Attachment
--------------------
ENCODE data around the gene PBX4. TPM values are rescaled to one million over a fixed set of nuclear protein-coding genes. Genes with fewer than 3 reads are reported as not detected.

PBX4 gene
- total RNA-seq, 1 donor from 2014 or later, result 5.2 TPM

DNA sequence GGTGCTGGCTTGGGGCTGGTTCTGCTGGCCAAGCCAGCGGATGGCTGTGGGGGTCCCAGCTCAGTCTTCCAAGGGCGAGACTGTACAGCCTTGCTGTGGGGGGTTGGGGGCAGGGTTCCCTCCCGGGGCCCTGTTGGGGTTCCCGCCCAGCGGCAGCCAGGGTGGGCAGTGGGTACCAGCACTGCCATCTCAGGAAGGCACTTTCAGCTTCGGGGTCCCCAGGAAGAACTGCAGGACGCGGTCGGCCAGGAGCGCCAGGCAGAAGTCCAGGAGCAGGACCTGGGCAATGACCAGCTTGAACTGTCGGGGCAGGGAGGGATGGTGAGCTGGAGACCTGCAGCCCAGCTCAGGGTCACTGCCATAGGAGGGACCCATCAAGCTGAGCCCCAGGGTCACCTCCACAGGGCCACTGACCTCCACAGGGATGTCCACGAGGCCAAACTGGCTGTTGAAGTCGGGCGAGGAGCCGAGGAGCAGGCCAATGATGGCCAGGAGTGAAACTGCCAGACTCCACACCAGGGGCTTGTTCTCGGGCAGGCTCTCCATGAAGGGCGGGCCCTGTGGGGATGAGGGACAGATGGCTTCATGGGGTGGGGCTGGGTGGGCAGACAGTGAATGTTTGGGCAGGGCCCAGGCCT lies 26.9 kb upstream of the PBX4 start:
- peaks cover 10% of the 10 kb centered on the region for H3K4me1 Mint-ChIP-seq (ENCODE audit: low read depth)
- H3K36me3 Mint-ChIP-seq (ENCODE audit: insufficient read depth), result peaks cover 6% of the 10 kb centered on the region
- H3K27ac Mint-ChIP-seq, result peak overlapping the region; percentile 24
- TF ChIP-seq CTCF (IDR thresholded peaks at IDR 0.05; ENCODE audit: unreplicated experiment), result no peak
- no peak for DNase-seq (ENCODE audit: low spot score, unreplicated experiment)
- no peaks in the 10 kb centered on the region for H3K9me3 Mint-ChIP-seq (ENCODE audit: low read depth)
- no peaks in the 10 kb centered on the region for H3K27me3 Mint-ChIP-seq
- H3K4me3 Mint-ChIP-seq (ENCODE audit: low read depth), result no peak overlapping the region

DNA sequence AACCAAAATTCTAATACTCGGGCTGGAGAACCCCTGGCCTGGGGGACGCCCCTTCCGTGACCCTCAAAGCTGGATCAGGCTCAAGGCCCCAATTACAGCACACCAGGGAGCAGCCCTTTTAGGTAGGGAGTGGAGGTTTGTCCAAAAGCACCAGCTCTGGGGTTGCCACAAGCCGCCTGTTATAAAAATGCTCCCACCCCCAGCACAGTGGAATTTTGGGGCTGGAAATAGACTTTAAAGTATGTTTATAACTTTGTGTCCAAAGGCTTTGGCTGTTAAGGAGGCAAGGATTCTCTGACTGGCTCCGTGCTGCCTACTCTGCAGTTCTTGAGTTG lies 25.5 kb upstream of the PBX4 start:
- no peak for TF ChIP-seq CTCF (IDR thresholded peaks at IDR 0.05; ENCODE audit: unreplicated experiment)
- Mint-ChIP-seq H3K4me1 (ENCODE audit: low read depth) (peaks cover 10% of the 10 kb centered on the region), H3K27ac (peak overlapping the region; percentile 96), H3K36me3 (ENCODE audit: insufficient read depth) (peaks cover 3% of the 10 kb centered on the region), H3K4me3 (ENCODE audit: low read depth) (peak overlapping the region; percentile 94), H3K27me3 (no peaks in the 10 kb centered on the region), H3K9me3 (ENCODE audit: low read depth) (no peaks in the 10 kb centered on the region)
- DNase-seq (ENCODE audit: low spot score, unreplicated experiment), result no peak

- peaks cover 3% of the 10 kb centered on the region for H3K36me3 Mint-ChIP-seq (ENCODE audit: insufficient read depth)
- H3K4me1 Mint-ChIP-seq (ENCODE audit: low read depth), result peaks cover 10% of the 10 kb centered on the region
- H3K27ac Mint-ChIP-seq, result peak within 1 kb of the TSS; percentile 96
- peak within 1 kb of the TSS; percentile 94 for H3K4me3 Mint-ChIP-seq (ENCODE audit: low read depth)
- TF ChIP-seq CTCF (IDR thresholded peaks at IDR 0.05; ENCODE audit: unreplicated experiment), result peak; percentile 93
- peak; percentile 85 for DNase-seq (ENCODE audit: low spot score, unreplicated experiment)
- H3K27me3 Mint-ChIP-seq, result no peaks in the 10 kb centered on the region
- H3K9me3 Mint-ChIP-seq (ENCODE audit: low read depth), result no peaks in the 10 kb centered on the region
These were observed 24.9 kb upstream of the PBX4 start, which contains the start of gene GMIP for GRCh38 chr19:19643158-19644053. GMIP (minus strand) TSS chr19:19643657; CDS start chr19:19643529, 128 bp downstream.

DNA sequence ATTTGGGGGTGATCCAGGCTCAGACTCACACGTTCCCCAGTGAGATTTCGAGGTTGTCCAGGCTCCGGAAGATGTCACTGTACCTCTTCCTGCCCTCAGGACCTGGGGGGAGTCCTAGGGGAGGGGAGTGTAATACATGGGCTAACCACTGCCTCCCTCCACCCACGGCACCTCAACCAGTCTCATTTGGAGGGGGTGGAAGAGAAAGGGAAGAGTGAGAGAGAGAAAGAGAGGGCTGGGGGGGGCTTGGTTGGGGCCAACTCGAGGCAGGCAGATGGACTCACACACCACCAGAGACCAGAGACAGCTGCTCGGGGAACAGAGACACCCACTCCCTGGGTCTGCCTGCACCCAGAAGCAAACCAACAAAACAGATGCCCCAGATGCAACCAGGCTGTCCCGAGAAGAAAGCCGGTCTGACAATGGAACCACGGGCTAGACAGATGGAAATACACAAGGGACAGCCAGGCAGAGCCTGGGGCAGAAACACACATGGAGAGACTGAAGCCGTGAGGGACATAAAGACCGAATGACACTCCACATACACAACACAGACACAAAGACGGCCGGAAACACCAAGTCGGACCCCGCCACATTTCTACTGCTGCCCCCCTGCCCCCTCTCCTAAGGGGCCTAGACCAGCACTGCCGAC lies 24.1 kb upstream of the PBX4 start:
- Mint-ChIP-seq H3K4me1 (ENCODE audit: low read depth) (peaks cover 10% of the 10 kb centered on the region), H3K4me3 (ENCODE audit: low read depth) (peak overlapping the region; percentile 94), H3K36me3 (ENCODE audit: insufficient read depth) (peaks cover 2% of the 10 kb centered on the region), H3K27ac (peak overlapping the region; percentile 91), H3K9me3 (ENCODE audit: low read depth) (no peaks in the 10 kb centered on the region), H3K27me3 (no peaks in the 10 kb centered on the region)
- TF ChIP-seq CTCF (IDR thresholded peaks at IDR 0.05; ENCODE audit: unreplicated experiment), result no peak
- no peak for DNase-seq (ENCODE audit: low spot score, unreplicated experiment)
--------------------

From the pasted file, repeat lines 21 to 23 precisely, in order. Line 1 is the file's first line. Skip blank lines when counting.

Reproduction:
- TF ChIP-seq CTCF (IDR thresholded peaks at IDR 0.05; ENCODE audit: unreplicated experiment), result peak; percentile 93
- peak; percentile 85 for DNase-seq (ENCODE audit: low spot score, unreplicated experiment)
- H3K27me3 Mint-ChIP-seq, result no peaks in the 10 kb centered on the region